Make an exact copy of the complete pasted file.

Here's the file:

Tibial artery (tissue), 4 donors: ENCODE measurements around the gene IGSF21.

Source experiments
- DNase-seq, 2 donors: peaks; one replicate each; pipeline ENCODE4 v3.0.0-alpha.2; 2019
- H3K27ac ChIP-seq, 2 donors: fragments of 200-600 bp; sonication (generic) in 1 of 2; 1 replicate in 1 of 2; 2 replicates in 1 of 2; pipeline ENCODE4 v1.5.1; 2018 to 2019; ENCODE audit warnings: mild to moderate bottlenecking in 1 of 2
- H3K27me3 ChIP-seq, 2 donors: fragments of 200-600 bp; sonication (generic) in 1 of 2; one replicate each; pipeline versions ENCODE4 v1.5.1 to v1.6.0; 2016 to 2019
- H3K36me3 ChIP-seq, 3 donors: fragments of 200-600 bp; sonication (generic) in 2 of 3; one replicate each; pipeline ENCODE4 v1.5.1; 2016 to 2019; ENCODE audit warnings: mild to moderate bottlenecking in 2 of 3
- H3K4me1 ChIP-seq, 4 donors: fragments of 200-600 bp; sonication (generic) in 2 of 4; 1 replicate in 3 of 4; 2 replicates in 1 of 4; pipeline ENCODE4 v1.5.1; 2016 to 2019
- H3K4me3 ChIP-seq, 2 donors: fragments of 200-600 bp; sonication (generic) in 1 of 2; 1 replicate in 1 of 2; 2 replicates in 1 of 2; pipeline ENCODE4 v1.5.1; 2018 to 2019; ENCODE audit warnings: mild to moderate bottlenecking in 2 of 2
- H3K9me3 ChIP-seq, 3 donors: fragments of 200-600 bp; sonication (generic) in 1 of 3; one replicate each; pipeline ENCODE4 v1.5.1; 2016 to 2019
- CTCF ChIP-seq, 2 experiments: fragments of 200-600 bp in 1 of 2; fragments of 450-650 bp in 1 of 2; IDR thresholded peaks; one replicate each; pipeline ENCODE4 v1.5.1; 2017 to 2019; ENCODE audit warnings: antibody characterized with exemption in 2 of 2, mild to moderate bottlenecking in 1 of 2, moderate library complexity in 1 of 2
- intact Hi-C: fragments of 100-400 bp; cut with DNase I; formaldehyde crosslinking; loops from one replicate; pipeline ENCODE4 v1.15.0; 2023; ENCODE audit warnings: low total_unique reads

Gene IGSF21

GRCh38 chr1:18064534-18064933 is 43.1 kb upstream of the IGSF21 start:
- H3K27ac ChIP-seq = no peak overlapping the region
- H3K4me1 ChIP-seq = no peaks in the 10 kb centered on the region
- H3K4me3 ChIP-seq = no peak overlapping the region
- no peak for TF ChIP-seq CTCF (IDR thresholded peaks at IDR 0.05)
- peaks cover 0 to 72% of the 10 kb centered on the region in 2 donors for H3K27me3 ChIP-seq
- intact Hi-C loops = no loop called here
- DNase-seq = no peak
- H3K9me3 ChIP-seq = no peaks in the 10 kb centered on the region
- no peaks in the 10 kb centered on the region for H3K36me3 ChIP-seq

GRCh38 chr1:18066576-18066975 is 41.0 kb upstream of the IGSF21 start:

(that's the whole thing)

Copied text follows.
Tibial artery (tissue), 4 donors: ENCODE measurements around the gene IGSF21.

Source experiments
- DNase-seq, 2 donors: peaks; one replicate each; pipeline ENCODE4 v3.0.0-alpha.2; 2019
- H3K27ac ChIP-seq, 2 donors: fragments of 200-600 bp; sonication (generic) in 1 of 2; 1 replicate in 1 of 2; 2 replicates in 1 of 2; pipeline ENCODE4 v1.5.1; 2018 to 2019; ENCODE audit warnings: mild to moderate bottlenecking in 1 of 2
- H3K27me3 ChIP-seq, 2 donors: fragments of 200-600 bp; sonication (generic) in 1 of 2; one replicate each; pipeline versions ENCODE4 v1.5.1 to v1.6.0; 2016 to 2019
- H3K36me3 ChIP-seq, 3 donors: fragments of 200-600 bp; sonication (generic) in 2 of 3; one replicate each; pipeline ENCODE4 v1.5.1; 2016 to 2019; ENCODE audit warnings: mild to moderate bottlenecking in 2 of 3
- H3K4me1 ChIP-seq, 4 donors: fragments of 200-600 bp; sonication (generic) in 2 of 4; 1 replicate in 3 of 4; 2 replicates in 1 of 4; pipeline ENCODE4 v1.5.1; 2016 to 2019
- H3K4me3 ChIP-seq, 2 donors: fragments of 200-600 bp; sonication (generic) in 1 of 2; 1 replicate in 1 of 2; 2 replicates in 1 of 2; pipeline ENCODE4 v1.5.1; 2018 to 2019; ENCODE audit warnings: mild to moderate bottlenecking in 2 of 2
- H3K9me3 ChIP-seq, 3 donors: fragments of 200-600 bp; sonication (generic) in 1 of 3; one replicate each; pipeline ENCODE4 v1.5.1; 2016 to 2019
- CTCF ChIP-seq, 2 experiments: fragments of 200-600 bp in 1 of 2; fragments of 450-650 bp in 1 of 2; IDR thresholded peaks; one replicate each; pipeline ENCODE4 v1.5.1; 2017 to 2019; ENCODE audit warnings: antibody characterized with exemption in 2 of 2, mild to moderate bottlenecking in 1 of 2, moderate library complexity in 1 of 2
- intact Hi-C: fragments of 100-400 bp; cut with DNase I; formaldehyde crosslinking; loops from one replicate; pipeline ENCODE4 v1.15.0; 2023; ENCODE audit warnings: low total_unique reads

Gene IGSF21

GRCh38 chr1:18064534-18064933 is 43.1 kb upstream of the IGSF21 start:
- H3K27ac ChIP-seq = no peak overlapping the region
- H3K4me1 ChIP-seq = no peaks in the 10 kb centered on the region
- H3K4me3 ChIP-seq = no peak overlapping the region
- no peak for TF ChIP-seq CTCF (IDR thresholded peaks at IDR 0.05)
- peaks cover 0 to 72% of the 10 kb centered on the region in 2 donors for H3K27me3 ChIP-seq
- intact Hi-C loops = no loop called here
- DNase-seq = no peak
- H3K9me3 ChIP-seq = no peaks in the 10 kb centered on the region
- no peaks in the 10 kb centered on the region for H3K36me3 ChIP-seq

GRCh38 chr1:18066576-18066975 is 41.0 kb upstream of the IGSF21 start: